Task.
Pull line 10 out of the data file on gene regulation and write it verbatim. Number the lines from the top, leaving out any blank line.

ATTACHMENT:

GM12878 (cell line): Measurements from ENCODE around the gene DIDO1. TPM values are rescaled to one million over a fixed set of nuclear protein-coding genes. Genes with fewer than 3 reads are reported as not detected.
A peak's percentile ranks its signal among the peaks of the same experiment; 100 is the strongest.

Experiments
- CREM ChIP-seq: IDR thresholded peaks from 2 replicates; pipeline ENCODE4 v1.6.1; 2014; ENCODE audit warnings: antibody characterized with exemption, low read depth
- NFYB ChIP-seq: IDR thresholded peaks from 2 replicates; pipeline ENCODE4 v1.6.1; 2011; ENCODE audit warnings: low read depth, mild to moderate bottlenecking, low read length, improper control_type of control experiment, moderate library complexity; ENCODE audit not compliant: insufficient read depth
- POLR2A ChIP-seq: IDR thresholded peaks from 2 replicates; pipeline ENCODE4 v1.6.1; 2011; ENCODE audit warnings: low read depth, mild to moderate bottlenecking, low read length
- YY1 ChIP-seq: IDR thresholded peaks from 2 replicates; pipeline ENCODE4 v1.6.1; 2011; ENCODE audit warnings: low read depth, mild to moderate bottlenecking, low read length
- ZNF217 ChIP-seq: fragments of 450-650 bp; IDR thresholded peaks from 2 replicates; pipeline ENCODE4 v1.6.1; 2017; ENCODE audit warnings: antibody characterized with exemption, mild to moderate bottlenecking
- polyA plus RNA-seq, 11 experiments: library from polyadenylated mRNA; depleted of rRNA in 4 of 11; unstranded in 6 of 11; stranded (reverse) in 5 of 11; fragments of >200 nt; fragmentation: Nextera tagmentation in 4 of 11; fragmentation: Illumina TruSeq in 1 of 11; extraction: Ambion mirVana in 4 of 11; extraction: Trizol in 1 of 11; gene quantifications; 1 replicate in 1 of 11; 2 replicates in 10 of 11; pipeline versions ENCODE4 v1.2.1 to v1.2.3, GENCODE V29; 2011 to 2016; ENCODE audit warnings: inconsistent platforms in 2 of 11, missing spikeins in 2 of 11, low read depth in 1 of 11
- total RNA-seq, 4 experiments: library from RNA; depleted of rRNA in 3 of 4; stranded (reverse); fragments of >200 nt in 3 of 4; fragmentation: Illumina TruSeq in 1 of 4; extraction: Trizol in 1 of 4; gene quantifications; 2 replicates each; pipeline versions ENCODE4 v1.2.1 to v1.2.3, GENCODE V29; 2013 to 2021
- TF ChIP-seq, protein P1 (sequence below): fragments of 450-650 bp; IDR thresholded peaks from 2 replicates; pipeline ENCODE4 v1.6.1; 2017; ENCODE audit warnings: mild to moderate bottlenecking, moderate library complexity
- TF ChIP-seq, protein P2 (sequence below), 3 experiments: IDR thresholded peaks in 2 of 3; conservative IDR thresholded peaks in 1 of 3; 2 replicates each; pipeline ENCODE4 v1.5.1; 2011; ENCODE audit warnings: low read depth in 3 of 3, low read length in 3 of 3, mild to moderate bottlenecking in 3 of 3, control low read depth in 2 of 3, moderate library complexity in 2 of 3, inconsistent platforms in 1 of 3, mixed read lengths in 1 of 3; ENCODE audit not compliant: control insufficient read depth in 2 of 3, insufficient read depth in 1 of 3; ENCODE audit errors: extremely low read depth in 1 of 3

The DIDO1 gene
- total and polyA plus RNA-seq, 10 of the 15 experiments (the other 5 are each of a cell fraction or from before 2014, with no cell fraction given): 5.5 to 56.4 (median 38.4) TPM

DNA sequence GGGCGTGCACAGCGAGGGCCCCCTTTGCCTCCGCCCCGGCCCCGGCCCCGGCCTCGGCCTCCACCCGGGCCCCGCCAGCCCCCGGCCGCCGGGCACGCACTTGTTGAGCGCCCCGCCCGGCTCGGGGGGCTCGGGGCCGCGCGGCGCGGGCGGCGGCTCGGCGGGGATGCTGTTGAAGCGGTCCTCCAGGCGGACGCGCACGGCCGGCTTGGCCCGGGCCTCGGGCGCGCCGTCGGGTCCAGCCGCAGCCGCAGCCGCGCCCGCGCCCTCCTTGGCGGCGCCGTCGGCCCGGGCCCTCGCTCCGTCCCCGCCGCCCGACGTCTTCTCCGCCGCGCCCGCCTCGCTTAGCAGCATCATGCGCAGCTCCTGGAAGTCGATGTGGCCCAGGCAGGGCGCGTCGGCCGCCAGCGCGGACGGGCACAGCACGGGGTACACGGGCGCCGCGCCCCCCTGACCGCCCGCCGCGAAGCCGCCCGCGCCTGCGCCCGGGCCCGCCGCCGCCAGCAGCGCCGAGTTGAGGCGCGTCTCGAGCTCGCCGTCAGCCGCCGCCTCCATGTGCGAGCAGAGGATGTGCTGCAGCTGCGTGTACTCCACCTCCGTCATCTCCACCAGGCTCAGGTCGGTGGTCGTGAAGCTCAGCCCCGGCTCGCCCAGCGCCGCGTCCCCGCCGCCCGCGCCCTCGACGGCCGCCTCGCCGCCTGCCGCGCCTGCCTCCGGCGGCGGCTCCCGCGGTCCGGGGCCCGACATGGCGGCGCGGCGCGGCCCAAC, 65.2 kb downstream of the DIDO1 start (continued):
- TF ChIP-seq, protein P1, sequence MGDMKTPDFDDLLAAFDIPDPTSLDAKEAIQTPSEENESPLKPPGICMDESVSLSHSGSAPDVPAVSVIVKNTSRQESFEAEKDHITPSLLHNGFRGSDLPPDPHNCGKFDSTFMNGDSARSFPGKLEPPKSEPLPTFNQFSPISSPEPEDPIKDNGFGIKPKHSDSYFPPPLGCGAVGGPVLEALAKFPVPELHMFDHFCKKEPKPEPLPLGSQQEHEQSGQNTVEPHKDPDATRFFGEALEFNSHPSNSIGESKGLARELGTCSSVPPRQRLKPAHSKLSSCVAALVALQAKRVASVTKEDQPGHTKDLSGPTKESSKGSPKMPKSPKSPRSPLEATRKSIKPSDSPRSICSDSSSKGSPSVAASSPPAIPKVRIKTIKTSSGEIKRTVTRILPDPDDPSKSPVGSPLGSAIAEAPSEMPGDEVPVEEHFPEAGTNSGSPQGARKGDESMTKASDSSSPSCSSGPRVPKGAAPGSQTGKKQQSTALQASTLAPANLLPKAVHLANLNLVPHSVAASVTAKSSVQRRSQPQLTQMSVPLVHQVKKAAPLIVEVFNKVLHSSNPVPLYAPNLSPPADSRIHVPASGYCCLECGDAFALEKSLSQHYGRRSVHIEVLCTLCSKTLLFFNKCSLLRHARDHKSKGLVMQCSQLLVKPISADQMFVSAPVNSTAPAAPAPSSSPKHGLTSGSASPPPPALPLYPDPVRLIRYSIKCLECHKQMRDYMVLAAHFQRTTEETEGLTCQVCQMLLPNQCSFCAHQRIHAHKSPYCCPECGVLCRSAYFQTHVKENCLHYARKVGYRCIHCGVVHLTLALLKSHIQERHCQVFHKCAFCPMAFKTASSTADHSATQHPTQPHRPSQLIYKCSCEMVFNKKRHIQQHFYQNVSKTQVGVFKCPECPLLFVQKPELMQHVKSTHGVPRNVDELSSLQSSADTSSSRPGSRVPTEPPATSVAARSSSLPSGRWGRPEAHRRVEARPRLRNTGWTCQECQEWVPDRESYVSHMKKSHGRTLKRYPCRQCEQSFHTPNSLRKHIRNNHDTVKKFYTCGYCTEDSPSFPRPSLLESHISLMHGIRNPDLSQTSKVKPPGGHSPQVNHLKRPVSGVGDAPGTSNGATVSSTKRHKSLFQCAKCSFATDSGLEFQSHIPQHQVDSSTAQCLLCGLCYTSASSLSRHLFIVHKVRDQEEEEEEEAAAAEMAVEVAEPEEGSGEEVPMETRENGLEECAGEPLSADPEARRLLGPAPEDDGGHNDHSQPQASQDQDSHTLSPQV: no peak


- total RNA-seq, 4 experiments: library from RNA; depleted of rRNA in 3 of 4; stranded (reverse); fragments of >200 nt in 3 of 4; fragmentation: Illumina TruSeq in 1 of 4; extraction: Trizol in 1 of 4; gene quantifications; 2 replicates each; pipeline versions ENCODE4 v1.2.1 to v1.2.3, GENCODE V29; 2013 to 2021